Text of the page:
Callanish standing stones, Isle of Lewis, 30th Century BC. McCabe is originally a Western Isles name.

Archeology points to the Romans being great admirers of the antiquity of Stonehenge in the South of England. But growing evidence suggests its world famous stones were a fading cultural end point to a much earlier people who built Gobekli Tepe in the Antolian region of modern day Turkey at least 6 thousand years before the Romans arrived in Britain.

Book of Kells, ‘Scoti‘ and Iona, Dalriada 8th century
 Skara Brae was occupied from about 3180 BC to about 2500 BC 

The latest archealogical and genetic studies also suggest that the people who brought stone monolith building and henges to Britain entered the island from the north and spread their culture south. Your north-east Scotland ancestors appear to have been among some of the last people closely associated with them – the Picts. Their ancient ancestors may have once lived among the residents of Europe’s oldest Neolithic village, Skara Brae on the Orkney Islands; you can still walk around it today.

Research by Martin Sweatman at the University of Edinburgh suggests the earliest Pictish stone symbols are directly descended from those used in monoliths at Gobekli Tepe. In addition the people who gave their name to Scotland- the Sco(t)ti – claim to be from a region just north of there which is also known for its stone carvings, Scythia. Whatever the reality, it is true that your R1b-L21 Haplogroup (now almost exclusive to ancient Britons and Irish ancestry) does have its genetic origins in the northern region of the Near-East.

Aberdeenshire 8.7% DNA

This region formed one of the heartlands of the northern Picts up to the ninth century AD. The Picts were a tribal confederation believed to be pre-Celtic in origin but the truth is no-one knows because they didn’t write anything down. All we have left is Roman accounts and their beautifully enigmatic standing stones. The 5th century tale of their conversion to Christianity even involves the Loch Ness Monster. The Irish saint Columba is said to have converted them after evoking the name of God to banish the beast as it was about to attack a man. An even older story involves the Roman invasion and the account of General Agricola’s son in law, the historian, Tacitus. The British tribes who refused to bend the knee headed north and rallied around the leader of the Caledonian Tribe for an epic last stand against the Romans in the year 84. Tacitus says the Caledonian leader Calgacus gave a rousing speech before the battle:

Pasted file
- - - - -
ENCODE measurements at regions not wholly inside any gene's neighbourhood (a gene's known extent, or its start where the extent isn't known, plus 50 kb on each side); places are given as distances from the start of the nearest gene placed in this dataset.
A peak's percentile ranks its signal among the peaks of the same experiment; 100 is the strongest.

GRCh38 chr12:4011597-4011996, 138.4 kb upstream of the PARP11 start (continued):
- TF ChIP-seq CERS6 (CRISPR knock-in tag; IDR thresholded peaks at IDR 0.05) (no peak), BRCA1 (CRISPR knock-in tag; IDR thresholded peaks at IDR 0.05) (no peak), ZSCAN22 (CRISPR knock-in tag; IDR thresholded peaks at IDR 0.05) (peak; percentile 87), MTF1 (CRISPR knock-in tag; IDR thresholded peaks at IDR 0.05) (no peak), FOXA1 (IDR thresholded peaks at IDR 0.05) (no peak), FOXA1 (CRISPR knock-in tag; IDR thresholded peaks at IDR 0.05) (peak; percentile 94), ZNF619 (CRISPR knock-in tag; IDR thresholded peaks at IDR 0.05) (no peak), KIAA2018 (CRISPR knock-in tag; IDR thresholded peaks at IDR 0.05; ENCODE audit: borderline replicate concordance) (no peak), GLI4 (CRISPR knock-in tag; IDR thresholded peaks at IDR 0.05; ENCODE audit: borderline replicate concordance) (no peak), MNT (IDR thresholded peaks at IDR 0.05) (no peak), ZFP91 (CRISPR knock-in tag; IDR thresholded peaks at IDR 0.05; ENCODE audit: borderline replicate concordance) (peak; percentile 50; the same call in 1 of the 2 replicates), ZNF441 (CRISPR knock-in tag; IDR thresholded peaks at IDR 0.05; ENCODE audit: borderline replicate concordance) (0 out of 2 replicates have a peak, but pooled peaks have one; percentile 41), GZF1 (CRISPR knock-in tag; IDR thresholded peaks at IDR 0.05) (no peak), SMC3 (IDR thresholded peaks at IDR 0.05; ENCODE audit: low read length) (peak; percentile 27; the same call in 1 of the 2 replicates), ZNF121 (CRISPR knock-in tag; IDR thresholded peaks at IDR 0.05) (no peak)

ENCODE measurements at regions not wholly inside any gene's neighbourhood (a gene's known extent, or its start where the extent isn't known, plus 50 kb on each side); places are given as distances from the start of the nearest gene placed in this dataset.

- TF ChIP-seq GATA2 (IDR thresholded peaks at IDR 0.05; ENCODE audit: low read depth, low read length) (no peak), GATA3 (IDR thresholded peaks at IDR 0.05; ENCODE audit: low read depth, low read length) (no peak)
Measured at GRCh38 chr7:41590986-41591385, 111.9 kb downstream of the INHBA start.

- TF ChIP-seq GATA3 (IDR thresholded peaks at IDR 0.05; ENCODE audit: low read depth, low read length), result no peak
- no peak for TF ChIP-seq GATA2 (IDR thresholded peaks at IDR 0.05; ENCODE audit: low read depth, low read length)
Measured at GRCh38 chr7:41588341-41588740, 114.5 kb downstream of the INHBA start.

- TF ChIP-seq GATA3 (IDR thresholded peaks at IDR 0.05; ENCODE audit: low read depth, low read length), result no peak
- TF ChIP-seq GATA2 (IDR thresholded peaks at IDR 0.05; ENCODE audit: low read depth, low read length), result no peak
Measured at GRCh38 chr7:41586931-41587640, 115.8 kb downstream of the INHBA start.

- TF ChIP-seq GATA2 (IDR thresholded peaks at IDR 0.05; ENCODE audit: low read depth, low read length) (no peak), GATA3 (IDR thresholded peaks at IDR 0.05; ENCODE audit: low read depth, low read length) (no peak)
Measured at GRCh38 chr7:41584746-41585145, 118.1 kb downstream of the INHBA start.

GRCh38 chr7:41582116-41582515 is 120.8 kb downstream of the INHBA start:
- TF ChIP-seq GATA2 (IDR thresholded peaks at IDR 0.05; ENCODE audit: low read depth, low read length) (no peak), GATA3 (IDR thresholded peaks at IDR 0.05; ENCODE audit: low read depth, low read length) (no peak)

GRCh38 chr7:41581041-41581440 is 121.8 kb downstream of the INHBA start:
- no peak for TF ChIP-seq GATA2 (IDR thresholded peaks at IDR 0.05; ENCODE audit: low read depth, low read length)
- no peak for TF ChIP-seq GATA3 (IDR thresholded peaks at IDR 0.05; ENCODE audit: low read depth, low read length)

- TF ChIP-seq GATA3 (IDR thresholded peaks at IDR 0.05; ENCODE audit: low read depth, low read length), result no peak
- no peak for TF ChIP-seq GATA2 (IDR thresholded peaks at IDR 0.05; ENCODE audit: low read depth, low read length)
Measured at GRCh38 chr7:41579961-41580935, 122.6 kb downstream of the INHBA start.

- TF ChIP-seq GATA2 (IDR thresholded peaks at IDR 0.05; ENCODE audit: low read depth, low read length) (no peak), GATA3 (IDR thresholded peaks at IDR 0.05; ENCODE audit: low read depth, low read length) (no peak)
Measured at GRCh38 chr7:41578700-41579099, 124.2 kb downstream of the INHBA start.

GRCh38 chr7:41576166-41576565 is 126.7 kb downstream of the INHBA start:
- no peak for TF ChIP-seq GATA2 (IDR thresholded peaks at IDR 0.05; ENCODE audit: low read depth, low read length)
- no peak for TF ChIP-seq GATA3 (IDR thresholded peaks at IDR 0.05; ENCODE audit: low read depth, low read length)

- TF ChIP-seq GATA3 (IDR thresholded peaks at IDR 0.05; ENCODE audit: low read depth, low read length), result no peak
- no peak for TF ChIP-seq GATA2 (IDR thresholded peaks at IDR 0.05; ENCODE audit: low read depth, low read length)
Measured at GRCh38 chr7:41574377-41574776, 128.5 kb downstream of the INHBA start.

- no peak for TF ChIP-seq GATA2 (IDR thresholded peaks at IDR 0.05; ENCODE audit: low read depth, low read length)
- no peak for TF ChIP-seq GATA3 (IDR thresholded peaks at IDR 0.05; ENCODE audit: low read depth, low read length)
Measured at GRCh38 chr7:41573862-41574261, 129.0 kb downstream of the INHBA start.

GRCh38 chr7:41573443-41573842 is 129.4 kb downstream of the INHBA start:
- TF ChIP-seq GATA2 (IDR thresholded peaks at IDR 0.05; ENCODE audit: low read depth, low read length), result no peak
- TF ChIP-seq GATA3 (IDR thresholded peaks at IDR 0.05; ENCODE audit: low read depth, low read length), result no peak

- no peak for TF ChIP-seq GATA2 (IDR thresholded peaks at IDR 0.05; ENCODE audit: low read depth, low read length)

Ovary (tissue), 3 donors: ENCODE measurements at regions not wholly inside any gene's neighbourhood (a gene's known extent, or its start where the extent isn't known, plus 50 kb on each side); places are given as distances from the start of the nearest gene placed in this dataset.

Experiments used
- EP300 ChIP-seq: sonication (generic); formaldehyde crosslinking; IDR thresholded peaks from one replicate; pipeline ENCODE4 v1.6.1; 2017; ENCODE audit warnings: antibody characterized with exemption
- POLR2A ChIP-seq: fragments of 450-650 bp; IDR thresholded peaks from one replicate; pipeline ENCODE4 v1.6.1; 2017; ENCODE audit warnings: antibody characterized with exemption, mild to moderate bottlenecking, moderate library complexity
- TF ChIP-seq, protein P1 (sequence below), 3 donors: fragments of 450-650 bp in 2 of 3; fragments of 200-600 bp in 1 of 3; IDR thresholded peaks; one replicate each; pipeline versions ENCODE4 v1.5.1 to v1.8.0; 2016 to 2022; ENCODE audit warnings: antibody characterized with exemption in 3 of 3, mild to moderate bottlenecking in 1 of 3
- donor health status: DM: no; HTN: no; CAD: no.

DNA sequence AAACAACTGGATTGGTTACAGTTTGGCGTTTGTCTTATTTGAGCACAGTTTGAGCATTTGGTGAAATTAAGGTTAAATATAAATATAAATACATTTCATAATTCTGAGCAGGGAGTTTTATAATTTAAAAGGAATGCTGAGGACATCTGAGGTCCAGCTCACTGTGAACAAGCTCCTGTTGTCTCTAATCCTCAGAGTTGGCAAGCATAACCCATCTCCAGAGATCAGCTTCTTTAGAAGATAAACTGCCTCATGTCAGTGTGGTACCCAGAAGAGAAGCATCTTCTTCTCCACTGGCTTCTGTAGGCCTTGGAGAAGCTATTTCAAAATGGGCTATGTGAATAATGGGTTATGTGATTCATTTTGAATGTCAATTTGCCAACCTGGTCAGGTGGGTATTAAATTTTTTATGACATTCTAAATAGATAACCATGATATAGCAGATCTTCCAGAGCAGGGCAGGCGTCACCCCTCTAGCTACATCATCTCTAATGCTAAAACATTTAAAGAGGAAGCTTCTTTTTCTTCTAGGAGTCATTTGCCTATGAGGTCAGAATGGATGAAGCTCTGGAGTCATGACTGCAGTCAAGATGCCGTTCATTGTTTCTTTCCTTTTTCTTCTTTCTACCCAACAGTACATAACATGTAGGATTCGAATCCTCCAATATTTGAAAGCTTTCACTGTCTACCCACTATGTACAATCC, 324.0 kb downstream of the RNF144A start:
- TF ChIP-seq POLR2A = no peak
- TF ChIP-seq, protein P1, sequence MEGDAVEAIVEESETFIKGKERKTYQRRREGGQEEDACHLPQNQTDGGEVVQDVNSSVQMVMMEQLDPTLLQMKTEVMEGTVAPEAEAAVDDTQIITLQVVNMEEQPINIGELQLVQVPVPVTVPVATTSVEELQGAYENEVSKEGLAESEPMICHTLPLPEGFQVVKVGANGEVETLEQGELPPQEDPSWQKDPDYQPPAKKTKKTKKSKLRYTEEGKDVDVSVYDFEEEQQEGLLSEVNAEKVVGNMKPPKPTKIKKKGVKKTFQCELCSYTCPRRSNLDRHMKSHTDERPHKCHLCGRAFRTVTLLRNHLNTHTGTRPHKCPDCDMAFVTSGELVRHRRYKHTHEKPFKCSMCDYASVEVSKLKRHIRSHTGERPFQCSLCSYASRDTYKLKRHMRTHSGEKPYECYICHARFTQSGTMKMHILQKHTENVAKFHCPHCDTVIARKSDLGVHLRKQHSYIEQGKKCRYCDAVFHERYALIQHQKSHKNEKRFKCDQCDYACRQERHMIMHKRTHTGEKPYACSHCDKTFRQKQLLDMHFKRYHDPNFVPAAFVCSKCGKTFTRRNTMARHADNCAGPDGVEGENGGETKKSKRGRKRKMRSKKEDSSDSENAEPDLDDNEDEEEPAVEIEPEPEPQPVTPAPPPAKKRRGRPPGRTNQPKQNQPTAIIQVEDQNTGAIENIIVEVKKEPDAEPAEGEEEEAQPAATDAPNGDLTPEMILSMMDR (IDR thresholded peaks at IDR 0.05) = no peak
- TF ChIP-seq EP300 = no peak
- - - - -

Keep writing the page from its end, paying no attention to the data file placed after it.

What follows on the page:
To all of us slavery is a thing unknown; there are no lands beyond us, and even the sea is not safe, menaced as we are by a Roman fleet.

And thus in war and battle, in which the brave find glory, even the coward will find safety. We, out of sight of subject shores, we kept even our eyes free from the defilement of tyranny.

The last of the free, we have been shielded until today by our very remoteness . . . there are no tribes beyond us, nothing indeed but waves and rocks, and the yet more terrible Romans, from whose oppression escape is vainly sought by obedience and submission.

Robbers of the world, having by their universal plunder exhausted the land, they rifle the deep.

If the enemy be rich, they are rapacious; if he be poor, they lust for dominion; neither the east nor the west has been able to satisfy them.

To robbery, slaughter, plunder, they give the lying name of empire; they make a desert and call it peace.

Agricola, Tacitus, c. AD 98

IN 843AD, the kingdom of Scotland (Gaelic: Alba) was created when Kenneth MacAlpin claimed the throne of Pictland through his mother and the ancient line of Matrilineal succession. MacAlpin was King of Dalriada, a Gaelic Kingdom that stretched from the north of Ireland to Northwest Scotland. The St Andrew’s Cross or Saltire dates from this time, making it the world’s oldest national flag still in use today. The Picts and Scots eventually united with the Britons of the Kingdom of Strathclyde to fight off the Vikings. These ancient kingdoms solidified into one national identity after centuries of relative peace and wealth ended with the death of Alexander III and the Wars of Independence.

Northern Ireland and Southwest Scotland 16 % DNA

Hundreds of thousands of Ulster-Scots protestant settlers left for America in the late 1700s due to high rents, conflict with the Native Irish and low crop yields. The Scots were the cultural descendants of the people who had crossed the Irish sea a thousand years earlier and named their country.

And those colonizers were the cultural descendants of Celts who moved into Britain from France a thousand years before that!

By the 1600s they spoke a different language and had a different religion. But the wonderlust of this ancient population continued as they settled America.

And incredibly the mountain trails these groups followed were once part of the same mountain chain which broke up as the continents split up millions of years ago. The regional flavors of whisky and Scotch are the literal taste of the soil of these ancient sections of the earth. In a sense until very recently these people never left home.